Propaganda is inescapable. It’s everywhere. Students need to analyse, resist, critique—and create.
Media literacy educators have always insisted that we are both creators and receivers of media messages. The truth of this is even more apparent in today’s digital environment, with children and adults alike participating in a ubiquitous, nonstop stream of social media. Clearly, students need the tools to interpret news and information critically—not just for school but for life in a “post-truth” world, where the lines blur between entertainment, information and persuasion.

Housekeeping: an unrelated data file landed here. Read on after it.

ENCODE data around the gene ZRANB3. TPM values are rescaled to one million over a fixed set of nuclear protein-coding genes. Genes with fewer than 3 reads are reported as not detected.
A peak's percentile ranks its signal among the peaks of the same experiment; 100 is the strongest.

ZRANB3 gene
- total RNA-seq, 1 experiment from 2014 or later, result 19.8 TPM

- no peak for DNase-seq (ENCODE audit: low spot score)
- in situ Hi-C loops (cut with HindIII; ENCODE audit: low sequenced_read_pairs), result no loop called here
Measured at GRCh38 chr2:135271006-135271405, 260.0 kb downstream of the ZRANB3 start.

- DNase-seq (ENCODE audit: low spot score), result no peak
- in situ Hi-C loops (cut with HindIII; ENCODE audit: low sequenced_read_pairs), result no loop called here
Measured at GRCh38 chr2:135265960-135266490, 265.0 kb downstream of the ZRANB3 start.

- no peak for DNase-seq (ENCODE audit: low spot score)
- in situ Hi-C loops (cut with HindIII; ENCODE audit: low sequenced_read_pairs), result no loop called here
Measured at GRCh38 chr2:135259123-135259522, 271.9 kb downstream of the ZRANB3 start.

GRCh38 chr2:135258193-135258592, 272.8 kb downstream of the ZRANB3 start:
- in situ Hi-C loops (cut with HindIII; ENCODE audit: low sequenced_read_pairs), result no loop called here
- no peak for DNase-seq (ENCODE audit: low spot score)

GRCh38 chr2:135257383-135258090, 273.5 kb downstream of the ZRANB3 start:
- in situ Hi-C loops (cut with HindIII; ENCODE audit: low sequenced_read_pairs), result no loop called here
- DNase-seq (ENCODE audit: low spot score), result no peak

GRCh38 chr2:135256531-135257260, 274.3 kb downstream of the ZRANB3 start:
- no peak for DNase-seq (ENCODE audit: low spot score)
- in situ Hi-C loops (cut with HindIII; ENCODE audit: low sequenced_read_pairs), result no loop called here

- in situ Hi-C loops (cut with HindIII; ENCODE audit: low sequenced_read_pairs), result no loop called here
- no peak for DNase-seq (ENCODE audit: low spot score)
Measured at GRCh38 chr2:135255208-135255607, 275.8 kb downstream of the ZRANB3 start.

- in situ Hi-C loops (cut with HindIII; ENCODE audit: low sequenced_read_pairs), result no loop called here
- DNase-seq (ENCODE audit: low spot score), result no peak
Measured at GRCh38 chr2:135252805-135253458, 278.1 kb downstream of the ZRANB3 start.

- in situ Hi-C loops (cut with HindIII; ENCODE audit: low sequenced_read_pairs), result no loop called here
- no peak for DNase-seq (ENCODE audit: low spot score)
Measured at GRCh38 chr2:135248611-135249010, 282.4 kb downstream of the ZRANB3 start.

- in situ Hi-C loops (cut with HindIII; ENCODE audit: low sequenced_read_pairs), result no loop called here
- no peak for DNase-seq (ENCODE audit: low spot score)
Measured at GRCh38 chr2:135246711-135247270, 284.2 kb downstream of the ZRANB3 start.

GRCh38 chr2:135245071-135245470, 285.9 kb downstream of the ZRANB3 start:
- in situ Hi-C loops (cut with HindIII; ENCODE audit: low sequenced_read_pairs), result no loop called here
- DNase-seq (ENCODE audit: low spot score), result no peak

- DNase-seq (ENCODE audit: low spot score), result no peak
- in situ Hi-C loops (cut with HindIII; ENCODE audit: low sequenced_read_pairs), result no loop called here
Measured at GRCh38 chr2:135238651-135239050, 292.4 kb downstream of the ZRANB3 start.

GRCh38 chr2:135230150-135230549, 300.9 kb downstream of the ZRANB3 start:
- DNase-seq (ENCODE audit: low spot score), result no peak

Renee Hobbs demonstrates how a global perspective on contemporary propaganda enables educators to stimulate both the intellectual curiosity and the cultural sensitivities of students. Replete with classroom and online learning activities and samples of student work, Mind Over Media provides a state-of- the-art look at the theory and practice of propaganda in contemporary society and shows how to build learners’ critical thinking and communication skills on topics including computational propaganda, content marketing, fake news and disinformation.